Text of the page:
- There are several important decisions to make when you're close to retirement
- Your decisions about where and when you'll retire will greatly affect your finances
- Go beyond general rules of thumb when calculating your retirement finances
- Understand that retirement isn't a finish line, but a new beginning
You’re not retiring yet, but you can see it on the horizon. You’re starting to dream about the things you’ll do when you’re no longer working. As you enter the last phase of your full-time career, it’s an ideal time to make sure your retirement plans are in order and support the dreams you have for this next chapter in your life. Let’s look at what you should be doing now to enjoy the retirement you want later.
Articles about how much income you’ll need when you retire bypass the most important question: What does retirement mean for you?
Traveling the world, for example, requires a lot more income than going fishing every morning. Place matters, too: Will you stay in your existing home or downsize? Will you move to an area with a different cost of living?
After retirement, do you plan to work part-time? Perhaps you’ll turn a hobby into income?
Answering these questions will help you ensure you’re planning for the retirement you want. Work with a CERTIFIED FINANCIAL PLANNER™ professional to calculate the numbers that match your dreams.
Manage your expenses
There are usually three major expenses in retirement. You can take steps now to control all three.
Even if your mortgage is paid off and you plan to stay in your home, you’ll still be paying for things like property taxes. If you plan to sell your home and move to a place that’s cheaper, your monthly expenses might change but won’t completely disappear. Now is the time to start thinking about where and how you’d like to live in retirement, and then understand what that means for your finances.
Will you be able to continue using your current healthcare plan in retirement? If so, what will it cost? Will you retire at 65 or older, when you’re eligible for Medicare? If not, how will you insure yourself until age 65?
Ideally, you’d pay off your mortgage and any other debt before retirement. Retiring debt-free lowers your financial anxiety level significantly. If that isn’t possible, have a plan to pay off debt as early in your retirement as you can.
Understand your income
Where will your income come from in retirement? For many, the list includes:
- Social Security
- Retirement accounts, such as a 401(k), 403(b), IRA or Roth IRA
- Part-time income from a job, hobby, small business, etc.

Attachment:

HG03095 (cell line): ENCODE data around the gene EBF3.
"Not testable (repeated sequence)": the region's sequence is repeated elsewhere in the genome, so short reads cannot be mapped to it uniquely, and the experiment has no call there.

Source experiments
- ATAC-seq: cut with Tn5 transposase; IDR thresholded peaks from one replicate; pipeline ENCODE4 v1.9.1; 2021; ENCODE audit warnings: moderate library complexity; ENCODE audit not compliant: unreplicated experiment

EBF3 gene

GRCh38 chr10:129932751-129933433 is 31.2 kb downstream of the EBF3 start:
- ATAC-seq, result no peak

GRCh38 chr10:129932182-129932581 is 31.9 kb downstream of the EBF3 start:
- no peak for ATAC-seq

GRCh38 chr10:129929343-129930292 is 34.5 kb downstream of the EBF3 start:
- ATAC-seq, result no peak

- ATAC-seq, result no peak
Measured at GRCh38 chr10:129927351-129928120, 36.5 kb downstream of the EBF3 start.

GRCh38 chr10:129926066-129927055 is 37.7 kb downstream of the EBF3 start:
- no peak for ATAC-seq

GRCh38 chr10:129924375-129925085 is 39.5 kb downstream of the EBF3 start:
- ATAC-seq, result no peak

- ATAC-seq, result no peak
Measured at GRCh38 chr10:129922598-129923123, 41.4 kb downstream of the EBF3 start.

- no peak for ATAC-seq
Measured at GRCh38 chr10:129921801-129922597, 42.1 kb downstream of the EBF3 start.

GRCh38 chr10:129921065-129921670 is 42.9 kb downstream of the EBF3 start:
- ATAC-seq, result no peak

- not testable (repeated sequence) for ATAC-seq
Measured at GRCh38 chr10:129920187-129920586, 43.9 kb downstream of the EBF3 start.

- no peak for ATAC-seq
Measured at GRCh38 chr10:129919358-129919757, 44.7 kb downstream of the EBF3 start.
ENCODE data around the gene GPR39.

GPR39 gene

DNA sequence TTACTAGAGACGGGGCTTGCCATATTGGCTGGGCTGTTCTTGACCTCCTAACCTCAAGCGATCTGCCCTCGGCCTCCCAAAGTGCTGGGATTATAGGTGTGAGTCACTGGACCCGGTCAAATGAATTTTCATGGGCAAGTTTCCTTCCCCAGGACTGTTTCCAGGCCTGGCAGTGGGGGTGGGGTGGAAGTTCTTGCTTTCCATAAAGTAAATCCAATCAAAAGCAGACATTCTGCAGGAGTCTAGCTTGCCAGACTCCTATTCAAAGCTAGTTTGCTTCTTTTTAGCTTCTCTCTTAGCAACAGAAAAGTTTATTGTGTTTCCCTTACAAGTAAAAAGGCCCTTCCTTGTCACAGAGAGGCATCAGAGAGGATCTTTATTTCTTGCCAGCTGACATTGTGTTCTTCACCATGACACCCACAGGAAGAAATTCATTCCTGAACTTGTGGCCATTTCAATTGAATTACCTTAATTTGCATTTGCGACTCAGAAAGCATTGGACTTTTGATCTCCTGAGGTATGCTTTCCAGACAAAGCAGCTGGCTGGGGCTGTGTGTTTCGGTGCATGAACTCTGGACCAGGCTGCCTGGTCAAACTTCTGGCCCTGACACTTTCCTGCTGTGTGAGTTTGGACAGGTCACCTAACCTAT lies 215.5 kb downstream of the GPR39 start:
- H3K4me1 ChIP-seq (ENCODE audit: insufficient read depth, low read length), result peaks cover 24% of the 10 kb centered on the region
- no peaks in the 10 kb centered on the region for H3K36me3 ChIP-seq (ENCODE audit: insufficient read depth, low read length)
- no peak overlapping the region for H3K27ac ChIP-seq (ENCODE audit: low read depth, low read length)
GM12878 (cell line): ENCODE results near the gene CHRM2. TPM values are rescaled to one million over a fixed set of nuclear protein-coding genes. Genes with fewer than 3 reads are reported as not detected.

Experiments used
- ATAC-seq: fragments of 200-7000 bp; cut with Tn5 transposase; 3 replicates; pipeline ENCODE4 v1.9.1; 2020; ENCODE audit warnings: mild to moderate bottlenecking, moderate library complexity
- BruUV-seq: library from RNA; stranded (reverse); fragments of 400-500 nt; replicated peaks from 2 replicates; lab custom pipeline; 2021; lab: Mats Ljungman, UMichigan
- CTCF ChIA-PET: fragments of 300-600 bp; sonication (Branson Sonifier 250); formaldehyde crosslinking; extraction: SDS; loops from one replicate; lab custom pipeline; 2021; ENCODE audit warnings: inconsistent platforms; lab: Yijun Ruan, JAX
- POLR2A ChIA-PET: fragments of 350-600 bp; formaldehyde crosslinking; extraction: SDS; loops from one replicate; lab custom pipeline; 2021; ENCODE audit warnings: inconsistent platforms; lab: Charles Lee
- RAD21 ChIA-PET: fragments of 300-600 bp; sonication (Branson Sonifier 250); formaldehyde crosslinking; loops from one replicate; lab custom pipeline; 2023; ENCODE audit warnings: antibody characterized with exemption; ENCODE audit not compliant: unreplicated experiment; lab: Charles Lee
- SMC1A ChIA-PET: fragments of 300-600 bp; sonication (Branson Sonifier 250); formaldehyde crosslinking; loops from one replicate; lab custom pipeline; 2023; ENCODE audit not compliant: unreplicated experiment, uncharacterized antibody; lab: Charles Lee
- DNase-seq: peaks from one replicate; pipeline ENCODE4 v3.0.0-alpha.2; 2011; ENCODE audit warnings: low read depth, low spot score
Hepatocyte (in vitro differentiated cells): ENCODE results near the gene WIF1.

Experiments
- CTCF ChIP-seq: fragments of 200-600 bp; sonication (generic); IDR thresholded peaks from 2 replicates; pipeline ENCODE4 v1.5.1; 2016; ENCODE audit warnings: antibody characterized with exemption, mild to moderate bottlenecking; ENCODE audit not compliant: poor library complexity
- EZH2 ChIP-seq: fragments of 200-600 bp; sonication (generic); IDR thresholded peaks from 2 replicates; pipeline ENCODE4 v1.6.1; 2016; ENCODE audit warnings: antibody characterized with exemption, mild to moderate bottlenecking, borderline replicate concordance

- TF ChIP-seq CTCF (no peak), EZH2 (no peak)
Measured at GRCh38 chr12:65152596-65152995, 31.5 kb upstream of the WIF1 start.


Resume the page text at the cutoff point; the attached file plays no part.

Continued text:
You can file for Social Security benefits between ages 62-70; the earlier you file the less you’ll get each month. Filing at 62 rather than at 66 and two months, which Social Security considers full retirement age, can reduce benefits by as much as 30%. Waiting until age 70 to collect can boost your monthly check even more - as much as 30% over what you would have received at your full retirement age.
The Social Security Administration has a free calculator and lots of other information available. Sign up for a Social Security account and you can see how different decisions would affect your benefits. Be aware that filing for Social Security is a one-time decision and can’t be undone. A financial planner can help you understand when you should file to get the most benefits for your unique financial situation.
When it comes to withdrawals from your personal investments, although there are no guarantees, the rule of thumb is to withdraw no more than 4% annually. Don’t take that number as gospel, though: your spending, Social Security, other income sources, inflation and other factors can have a major effect on how much you can withdraw from your retirement accounts.
Know the finish line
Retirement itself isn’t the finish line. It’s the next chapter in what will hopefully be a long, well-lived life. Your investments need to reflect that you may be retired for decades. That means understanding which investments to hold onto.
Stocks can earn you additional income when the marketing is growing, but are volatile. Bonds are less risky and help you weather any future down markets, but be aware that they may not generate all of the income you need on their own. The key is creating a portfolio that will likely grow over time. Your financial planner can help you with the portfolio you’ll need to sustain yourself in retirement.
Pay attention to taxes
Knowing which retirement accounts to withdraw from, how much, and when are all equally important. Each retirement account has its own tax rules. You want to be as tax efficient as possible so that you don’t end up owing more taxes than you planned to.
It’s exciting to be nearing retirement. Enjoy this time and make sure you have a plan in place for the retirement you’ve been dreaming about.